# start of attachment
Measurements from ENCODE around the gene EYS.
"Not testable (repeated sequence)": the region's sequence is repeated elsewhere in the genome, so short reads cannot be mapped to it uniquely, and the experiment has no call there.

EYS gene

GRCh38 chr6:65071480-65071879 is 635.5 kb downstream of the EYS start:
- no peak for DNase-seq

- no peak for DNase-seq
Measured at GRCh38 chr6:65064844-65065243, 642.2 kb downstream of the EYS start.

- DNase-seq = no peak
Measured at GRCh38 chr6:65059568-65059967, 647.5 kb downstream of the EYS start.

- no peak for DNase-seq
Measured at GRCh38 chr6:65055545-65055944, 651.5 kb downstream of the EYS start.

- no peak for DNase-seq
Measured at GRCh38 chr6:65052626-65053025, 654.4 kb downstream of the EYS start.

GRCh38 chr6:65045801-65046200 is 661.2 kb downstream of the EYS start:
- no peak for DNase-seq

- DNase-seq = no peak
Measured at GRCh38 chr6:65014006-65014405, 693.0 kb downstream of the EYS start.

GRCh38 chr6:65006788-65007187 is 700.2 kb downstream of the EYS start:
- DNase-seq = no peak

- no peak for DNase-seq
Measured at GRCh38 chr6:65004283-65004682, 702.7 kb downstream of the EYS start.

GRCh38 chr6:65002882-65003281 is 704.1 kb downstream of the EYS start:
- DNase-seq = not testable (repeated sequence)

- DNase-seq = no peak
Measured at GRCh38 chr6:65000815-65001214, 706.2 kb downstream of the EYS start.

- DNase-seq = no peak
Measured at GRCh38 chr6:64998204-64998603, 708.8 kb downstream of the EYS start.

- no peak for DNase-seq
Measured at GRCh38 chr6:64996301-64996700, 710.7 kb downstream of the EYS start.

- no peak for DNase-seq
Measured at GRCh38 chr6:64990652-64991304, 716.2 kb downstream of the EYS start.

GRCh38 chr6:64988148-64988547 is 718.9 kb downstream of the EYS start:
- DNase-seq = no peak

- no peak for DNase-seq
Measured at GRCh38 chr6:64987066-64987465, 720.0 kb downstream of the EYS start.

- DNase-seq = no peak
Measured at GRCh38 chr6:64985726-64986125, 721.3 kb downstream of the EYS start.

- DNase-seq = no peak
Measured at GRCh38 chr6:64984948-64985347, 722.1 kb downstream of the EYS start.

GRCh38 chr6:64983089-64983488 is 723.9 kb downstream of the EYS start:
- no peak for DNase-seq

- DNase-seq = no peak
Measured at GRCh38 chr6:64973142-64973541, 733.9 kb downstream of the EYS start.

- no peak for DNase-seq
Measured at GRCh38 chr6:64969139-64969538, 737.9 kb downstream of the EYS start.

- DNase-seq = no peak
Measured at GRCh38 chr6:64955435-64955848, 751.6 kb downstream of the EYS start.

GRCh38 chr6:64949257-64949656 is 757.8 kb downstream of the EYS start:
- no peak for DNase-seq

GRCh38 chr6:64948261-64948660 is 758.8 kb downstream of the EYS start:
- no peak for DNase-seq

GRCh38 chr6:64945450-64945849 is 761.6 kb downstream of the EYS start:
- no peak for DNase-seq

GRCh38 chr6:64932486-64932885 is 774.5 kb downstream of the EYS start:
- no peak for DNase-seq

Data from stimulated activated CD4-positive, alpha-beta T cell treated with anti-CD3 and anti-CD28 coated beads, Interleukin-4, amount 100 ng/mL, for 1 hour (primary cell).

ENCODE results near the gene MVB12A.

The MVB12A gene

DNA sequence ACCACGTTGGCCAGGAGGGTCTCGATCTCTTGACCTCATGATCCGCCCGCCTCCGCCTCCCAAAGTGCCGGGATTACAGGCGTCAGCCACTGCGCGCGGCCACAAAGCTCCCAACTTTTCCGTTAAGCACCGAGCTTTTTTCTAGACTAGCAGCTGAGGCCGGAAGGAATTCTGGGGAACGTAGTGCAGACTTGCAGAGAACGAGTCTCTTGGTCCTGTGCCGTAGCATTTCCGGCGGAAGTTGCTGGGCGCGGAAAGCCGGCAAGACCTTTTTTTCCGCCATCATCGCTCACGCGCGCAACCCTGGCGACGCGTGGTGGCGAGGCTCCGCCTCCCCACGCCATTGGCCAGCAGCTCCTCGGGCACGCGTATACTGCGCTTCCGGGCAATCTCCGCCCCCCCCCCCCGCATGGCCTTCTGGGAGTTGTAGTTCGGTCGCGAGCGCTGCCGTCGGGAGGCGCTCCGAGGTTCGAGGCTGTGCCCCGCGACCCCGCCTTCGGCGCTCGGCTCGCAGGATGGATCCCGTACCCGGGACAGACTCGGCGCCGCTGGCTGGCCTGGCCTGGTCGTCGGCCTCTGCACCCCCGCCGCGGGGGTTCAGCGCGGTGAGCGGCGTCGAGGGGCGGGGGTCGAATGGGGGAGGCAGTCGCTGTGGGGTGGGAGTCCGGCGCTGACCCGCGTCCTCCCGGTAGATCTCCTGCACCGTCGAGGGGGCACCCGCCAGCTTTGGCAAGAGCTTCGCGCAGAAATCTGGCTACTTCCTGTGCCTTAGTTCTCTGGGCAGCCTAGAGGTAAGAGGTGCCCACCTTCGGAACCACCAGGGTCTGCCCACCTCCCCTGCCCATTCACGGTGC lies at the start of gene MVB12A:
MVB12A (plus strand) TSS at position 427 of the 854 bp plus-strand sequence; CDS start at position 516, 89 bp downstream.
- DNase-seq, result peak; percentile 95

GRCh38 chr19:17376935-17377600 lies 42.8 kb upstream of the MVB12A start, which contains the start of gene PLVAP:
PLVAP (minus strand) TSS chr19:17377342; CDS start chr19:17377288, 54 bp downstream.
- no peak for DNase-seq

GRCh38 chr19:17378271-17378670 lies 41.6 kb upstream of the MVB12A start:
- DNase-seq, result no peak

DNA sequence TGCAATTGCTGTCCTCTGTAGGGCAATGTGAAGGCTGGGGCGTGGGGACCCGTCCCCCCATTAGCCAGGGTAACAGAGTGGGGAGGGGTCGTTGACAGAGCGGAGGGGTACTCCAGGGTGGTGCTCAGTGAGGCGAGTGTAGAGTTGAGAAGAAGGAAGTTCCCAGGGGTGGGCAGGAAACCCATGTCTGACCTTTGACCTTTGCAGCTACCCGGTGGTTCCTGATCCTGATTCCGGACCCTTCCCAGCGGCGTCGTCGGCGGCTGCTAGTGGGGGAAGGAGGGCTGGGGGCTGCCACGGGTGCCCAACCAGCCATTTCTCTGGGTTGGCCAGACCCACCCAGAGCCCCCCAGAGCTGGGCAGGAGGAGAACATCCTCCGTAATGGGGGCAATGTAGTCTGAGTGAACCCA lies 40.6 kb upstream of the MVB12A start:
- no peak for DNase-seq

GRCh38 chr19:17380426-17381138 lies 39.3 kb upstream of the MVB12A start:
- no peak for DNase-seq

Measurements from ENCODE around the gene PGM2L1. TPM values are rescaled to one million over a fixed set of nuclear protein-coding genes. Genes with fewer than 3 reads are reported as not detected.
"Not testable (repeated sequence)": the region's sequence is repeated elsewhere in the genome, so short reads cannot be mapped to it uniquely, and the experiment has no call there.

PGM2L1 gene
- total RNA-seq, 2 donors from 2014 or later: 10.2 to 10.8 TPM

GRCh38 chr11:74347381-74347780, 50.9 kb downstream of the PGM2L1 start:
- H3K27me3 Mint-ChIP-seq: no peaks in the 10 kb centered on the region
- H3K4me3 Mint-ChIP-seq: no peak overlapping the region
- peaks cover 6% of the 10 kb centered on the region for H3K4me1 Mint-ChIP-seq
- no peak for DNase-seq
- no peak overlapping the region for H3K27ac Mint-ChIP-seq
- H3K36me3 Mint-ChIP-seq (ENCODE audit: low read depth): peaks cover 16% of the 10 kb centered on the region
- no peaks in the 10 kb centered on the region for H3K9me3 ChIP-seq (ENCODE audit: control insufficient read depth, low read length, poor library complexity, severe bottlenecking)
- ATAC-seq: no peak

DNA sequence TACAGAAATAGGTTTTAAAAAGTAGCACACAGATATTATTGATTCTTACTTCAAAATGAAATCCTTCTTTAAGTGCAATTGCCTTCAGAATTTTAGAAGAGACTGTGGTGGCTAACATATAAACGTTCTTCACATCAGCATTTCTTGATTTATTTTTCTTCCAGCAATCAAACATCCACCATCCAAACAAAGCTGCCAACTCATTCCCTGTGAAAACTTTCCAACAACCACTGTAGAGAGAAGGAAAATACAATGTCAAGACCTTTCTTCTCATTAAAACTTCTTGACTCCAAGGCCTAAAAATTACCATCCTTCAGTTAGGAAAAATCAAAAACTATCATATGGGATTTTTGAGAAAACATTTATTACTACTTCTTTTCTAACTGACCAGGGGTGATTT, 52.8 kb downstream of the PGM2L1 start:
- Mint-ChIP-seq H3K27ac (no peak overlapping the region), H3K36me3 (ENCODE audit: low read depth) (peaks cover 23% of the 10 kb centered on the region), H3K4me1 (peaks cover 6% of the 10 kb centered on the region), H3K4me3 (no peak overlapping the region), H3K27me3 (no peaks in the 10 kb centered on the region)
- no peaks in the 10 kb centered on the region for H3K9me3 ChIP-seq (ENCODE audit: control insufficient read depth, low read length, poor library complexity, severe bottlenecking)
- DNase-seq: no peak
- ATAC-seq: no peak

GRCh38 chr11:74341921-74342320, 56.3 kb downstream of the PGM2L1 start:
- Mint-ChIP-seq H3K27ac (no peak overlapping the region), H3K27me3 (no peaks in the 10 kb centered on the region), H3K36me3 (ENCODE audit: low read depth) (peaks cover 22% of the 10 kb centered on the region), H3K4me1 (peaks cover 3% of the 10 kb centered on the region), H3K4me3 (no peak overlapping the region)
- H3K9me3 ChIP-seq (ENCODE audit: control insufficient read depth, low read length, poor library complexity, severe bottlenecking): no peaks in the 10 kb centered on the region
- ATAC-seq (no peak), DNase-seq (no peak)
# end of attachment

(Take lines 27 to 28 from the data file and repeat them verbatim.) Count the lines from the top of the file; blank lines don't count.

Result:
Measured at GRCh38 chr6:64998204-64998603, 708.8 kb downstream of the EYS start.

- no peak for DNase-seq